This Houston trauma counselor is doing his part in the wake of natural disaster.
World-renowned sleep expert Professor Adrian Williams returns to share advice for combating the negative effects of travel on your sleep cycle.
Most of us take the daily routine of sleeping and waking for granted. Until, that is, we find ourselves unable to do one or the other. Stress, anxiety or pregnancy can affect sleep patterns, as can the dreaded jet lag, which tends to put a damper on holiday plans this time of year.
So why does jet lag happen? The answer lies at the base of the brain in our body clock where ten thousand nerve cells generate the 24-hour rhythm of sleep and wakefulness. This body clock is governed and regularly calibrated by light exposure due to its direct connection to the eyes and response to blue light within the white light spectrum. Called the suprachiasmatic nucleus, it sends signals to the gland that makes melatonin at night, the gland that makes cortisol in the morning, and to local clocks in other organs throughout the body to activate them at the right time. This central body clock takes time to adjust when light exposure is shifted, which often happens when we reach our vacation destination.
Jet lag isn’t just a lack of sleep, it’s a confused body clock lagging behind (or moving ahead of) the time zone in which you now find yourself. And adjustments to the clock are slow – the further we travel across time zones, the longer it takes us to adjust to new time, though interestingly, this differs between travel to the east and travel to the west. If you’re traveling east, it takes your body clock one day per hour of time zone change to realign. But body clocks cope better when traveling west, often cutting this adjustment period in half.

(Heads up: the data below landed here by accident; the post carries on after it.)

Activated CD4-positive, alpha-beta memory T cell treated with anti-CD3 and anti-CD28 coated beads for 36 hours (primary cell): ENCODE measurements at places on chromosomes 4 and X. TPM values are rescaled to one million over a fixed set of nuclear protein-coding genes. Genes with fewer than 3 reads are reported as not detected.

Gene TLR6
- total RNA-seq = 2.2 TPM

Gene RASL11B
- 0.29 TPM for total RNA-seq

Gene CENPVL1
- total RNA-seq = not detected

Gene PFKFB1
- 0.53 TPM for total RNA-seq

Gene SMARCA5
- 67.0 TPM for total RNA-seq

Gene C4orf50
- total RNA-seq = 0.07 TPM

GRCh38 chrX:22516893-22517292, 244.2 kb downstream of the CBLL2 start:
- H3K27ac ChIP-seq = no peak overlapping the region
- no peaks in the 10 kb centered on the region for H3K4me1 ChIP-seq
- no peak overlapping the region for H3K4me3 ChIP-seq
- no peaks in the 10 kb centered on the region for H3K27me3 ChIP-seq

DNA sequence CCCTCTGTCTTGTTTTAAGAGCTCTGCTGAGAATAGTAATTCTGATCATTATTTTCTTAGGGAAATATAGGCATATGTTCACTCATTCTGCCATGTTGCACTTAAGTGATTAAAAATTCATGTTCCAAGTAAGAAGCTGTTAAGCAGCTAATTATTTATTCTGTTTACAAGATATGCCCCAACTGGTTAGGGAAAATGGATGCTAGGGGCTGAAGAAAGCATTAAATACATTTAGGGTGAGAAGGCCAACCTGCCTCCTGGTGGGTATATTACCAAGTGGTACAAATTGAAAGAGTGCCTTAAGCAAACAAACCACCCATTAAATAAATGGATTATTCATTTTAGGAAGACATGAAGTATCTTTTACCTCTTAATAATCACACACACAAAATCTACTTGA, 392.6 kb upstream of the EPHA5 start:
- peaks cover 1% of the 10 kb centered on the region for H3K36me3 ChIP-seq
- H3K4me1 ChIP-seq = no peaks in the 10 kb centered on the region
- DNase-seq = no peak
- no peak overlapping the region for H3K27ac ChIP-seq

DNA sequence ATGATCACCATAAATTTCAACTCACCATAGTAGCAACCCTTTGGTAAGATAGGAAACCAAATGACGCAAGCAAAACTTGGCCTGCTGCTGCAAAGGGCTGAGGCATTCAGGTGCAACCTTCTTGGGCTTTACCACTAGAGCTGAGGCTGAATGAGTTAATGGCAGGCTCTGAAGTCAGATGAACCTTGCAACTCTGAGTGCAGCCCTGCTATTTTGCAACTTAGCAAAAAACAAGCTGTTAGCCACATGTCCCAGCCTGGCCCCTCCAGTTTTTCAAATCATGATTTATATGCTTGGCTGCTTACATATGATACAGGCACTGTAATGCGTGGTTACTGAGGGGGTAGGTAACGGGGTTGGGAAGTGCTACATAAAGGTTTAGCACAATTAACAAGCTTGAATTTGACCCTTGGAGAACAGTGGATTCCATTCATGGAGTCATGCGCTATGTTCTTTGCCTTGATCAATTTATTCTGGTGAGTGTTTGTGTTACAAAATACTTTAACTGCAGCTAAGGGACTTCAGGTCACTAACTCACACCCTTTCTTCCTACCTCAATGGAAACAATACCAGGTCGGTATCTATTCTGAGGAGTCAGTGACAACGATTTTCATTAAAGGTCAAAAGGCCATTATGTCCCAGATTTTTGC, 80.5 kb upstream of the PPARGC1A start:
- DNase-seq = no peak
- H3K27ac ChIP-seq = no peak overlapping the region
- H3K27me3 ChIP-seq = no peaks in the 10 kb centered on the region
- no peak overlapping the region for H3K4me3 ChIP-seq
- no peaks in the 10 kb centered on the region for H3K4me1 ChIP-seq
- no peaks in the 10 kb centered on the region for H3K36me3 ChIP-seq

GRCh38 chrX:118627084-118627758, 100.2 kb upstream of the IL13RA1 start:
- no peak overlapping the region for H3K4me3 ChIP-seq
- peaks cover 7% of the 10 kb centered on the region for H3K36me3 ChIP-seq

So what can you do about jet lag? You can begin adjusting to the new time zone before you even leave. If you’re flying west, stay up an extra hour and wake up later for three days before travel. If you’re flying east, force yourself to wake up and go sleep one hour earlier each day for 3 days. When you arrive to the airport, set your watch to the time of your destination and adjust your habits accordingly. So for example, if the time at your destination is 7am when you take off, don’t sleep on a westward flight. If you’re headed east and arriving in the middle of the night there, sleep. Use an eyeshade and earplugs to block out sound and noise. Once you arrive at your destination, light exposure is the crucial fix. If you’re traveling west, expose yourself to the sunlight on arrival so that when you’re off to bed the effects of light will not be felt. If you’re going east, limit your morning light to minimize the unwanted effect of confusion it causes on the body clock.
No matter which direction you’re headed, and no matter how much planning you do, it’s important to remember that you will likely experience a bit of jet lag. Meditation is a useful tool to help get your mind in the right place. When sleep evades you, it can help bring calm to the body and mind; conversely, when sleepiness invades, it helps you with the mindful acceptance that it will pass.